How to Request a Down Payment for a Construction Project

Jonathon Glane

Request a down payment for a construction project by telling the owner of your intentions as early as possible during the contract negotiation process. Owners might be resistant to making payments in advance, but they could assent to this common practice with the assurance that the job will be done when promised. Several methods of requesting construction project payment in advance are available to contractors.

Advance Money.
  1. Include the advance payment request early in the contract negotiations. This will provide a measure of the owner’s acceptance or resistance to advance the money. When the owner’s attitude becomes known, your strategies can be adjusted accordingly. For example: The owner might be reminded of the ongoing rate of inflation. Advanced funds used to purchase material at the current price could save him money. Purchasing the same material at a later date could result in extra expenses due to price increases.

  2. Ask for an amount large enough to avoid future advance payments. An owner resistant to advance payments might be doubly resistant when she suspects the contractor manages money poorly. Another consideration when receiving a large advance payment concerns the prudent use of the funds. Use sound business practices to manage your cash flow by staying within the project’s budget. The instant wealth of a large cash advance must be handled carefully.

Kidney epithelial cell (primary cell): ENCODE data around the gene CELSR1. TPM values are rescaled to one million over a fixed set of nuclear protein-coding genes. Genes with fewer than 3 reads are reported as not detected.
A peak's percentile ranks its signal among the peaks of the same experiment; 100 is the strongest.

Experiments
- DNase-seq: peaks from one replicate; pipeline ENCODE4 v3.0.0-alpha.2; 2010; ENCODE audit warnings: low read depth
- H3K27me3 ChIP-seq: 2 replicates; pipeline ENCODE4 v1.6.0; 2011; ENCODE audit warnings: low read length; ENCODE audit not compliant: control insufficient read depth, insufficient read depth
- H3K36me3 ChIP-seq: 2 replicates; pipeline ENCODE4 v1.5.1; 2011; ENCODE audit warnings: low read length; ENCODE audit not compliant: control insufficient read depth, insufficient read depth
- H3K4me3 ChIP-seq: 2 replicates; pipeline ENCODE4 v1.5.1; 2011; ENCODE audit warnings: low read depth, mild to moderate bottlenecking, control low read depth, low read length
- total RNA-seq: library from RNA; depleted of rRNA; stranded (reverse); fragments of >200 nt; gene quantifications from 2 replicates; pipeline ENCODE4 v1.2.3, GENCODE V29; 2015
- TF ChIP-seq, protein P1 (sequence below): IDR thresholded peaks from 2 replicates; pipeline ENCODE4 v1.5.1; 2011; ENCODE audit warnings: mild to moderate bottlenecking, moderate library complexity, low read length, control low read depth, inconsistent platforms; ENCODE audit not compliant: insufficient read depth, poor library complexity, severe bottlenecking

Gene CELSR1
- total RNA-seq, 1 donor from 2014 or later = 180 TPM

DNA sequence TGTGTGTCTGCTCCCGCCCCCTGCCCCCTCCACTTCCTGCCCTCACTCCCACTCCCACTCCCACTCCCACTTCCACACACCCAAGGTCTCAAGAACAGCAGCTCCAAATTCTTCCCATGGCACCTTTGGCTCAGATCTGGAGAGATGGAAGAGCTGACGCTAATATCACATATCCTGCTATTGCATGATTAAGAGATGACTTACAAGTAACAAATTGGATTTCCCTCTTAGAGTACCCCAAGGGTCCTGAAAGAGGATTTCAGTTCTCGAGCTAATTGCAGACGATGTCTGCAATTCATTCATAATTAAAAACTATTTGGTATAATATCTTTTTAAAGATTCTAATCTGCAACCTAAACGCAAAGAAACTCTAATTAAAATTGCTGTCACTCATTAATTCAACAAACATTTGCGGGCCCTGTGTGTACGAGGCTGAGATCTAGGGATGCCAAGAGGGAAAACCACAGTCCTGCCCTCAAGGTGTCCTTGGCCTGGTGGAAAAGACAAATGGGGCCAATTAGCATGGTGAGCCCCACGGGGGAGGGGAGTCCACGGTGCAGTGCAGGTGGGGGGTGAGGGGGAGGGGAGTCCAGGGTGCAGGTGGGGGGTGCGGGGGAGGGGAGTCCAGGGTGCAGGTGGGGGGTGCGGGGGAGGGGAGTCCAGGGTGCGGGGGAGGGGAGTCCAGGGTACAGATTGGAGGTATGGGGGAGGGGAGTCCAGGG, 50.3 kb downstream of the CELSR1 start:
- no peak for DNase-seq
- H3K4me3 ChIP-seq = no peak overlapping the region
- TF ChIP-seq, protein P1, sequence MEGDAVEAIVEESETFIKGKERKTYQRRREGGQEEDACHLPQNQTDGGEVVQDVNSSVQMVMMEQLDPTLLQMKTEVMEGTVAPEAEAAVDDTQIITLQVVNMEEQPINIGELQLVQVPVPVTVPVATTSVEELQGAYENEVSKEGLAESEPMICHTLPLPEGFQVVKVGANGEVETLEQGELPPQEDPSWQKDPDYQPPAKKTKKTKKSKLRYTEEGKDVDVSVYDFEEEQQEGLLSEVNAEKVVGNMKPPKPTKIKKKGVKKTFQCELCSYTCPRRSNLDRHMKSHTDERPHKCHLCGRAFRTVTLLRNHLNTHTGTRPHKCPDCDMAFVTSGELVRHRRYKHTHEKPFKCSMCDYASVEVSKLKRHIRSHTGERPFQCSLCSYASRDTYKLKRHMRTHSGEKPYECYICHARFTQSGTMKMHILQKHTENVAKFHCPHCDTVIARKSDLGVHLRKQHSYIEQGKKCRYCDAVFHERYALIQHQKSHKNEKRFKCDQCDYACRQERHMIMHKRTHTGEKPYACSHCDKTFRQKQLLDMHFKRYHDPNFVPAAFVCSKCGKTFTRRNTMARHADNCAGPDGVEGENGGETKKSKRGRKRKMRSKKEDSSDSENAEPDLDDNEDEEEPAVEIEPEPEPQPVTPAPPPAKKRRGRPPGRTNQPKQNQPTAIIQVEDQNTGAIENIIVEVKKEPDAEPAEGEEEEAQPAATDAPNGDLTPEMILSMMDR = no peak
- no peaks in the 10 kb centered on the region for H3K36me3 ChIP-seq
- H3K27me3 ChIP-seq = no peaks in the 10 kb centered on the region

3. Use your history of previous projects to assure the owner of the safety of the investment. Provide owners with the names and phone numbers of past project owners. (Verify in advance that past project owners will accept calls of this nature.) Contractors without a good past project history might provide potential customers with the names and numbers of friends and associates. Material suppliers and subcontractors are also a good source for testimonials.

  4. Provide the owner with assurance the advance funds will be used on her or his project exclusively. Some owners may resist making advance payments when they suspect the money might be used to pay off old debts other than their own. In extreme cases, you might offer the owner the option to pay labor and material suppliers directly. This option should be avoided when possible because it does nothing for your cash flow or future credibility.

  5. Follow through with your promises and assurances. Owners on track to becoming friendly future references can turn the other way quickly when they believe they have been misled or mistreated. Your success at doing the things promised in a timely manner creates a platform from which your business can grow and prosper.

  6. Warning

    Some states limit the amount of advance payments for construction to a dollar amount or a percentage of the contract price. Verify the rules in your jurisdiction.